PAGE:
Meet the New Boys’ Club, Part 2

TED 2010 calls itself "what the world needs now".


Part 1 of this series here.

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  1. So this is the second time you’re bringing this up. I don’t know if showing this aggregate statistic is enough information to know what’s going on here. Specifically, this is not enough to accuse TED of being a “boy’s club”. Sometimes gender differences are a little subtle. For example, consider this article: It states that women are more reluctant to negotiate pay. Clay Shirky goes as far as to call guys con-men: when talking about negotiating jobs and pay.
    The important part of that idea is that, firstly, no one is to blame (i.e. there’s no malicious force at play), and secondly, there’s something which can be done about it. Your statistic merely points out a difference, but neither suggests a course of action, nor is it strong enough to imply the outright sexist force of a “boys’ club”. Basically, I don’t *believe* that the guys who organise TED treat women any differently, at least consciously. I’d also *believe* that if you could point out what they could do differently to resolve the difference (other than just counting the sexes) then I’m sure they’d do it.

  2. Can you produce a chart showing the number of self-promoters, one-insight-wonders and famous-for-being-famous types versus of the number of the seriously creative-with-track-record-to-prove-it types there? That might be more useful…

  3. Sunny – the thing about both TED and the Edge foundation (apart from them both being Californian) is that they are conferences/publications run by invitation, and with a self-professed goal of promoting new ideas. Here is TED’s description of its own conferences:
    The annual conferences in Long Beach and Oxford bring together the world’s most fascinating thinkers and doers, who are challenged to give the talk of their lives (in 18 minutes).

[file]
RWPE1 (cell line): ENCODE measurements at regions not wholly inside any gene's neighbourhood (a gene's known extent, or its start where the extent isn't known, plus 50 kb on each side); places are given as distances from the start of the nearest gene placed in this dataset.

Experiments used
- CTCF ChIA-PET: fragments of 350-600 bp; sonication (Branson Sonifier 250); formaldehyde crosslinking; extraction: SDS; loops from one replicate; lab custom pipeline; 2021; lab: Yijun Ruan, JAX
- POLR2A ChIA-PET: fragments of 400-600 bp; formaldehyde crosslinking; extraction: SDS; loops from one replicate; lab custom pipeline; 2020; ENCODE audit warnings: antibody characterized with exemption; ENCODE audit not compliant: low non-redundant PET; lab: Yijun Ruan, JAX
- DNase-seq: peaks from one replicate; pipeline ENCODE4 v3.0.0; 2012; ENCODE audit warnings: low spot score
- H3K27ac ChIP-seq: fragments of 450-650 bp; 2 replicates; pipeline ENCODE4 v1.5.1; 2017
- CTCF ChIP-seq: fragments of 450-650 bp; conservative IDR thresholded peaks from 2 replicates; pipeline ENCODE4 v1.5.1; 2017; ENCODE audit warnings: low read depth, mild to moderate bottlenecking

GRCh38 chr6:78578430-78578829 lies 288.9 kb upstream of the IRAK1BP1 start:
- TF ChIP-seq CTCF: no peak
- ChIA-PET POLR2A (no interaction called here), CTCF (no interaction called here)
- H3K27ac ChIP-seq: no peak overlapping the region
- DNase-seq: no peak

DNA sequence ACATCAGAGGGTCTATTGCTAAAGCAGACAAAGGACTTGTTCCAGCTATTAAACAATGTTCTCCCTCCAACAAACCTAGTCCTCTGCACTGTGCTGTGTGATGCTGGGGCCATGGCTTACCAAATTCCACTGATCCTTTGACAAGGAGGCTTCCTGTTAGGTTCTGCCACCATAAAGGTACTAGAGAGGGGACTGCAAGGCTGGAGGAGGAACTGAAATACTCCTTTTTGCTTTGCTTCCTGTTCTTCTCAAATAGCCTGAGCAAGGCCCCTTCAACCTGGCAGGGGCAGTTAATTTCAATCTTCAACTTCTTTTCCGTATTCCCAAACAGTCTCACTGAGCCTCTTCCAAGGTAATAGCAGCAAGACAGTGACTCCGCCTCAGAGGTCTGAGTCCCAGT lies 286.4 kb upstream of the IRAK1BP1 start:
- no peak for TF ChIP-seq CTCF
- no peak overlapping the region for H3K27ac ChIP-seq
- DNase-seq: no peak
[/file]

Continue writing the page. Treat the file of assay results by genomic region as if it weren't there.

Self-selection or negotiation don’t really play a role here, and there is a simple course of action – invite more women. By the way, I do agree that some of the TED talks are interesting, although the focus on Big Ideas is a bit simplistic, but if there is one speaker I’d be interested in seeing from the list it would be Elizabeth Pisani.

  4. It may be open to more debate as well. Looks to me like there is a fair proportion of the former, but that there are enough serious people there to make it an interesting event despite its flaws.

  5. Yes that’s true… but it’s such an eclectic mix! I see from your ‘About’ page that you’re not Californian. Neither am I. Perhaps that’s our problem.

  6. “The world’s most fascinating thinkers and doers”.
    The fact the the UK’s next PM David Cameron was there tells you all you need to know about both Cameron and TED.

  7. It’s slightly better this year (2013): Assuming i counted correctly, 33% of the speakers at the “young, wise, and undiscovered” are women. Two rather interesting phenomena: Session 8 is called “coded meaning,” and has the second to lowest count of women (one speaker out of 7). It gets “better”: In Session 11, we learn “who are we” from an all male cast of speakers… It seems there is some coded meaning here…

    (I found this post after looking for others who are annoyed about the increasing number of “coaches” speaking at TED, or at least at TEDx… Almost every single talk pitches an individual solution to social/cultural problems… Only thinly veiled systems justifications…)

    • Well it’s good to hear that it’s a little better, but then the “coaches” problem is something that I’d never thought of, so I guess that’s a wash.

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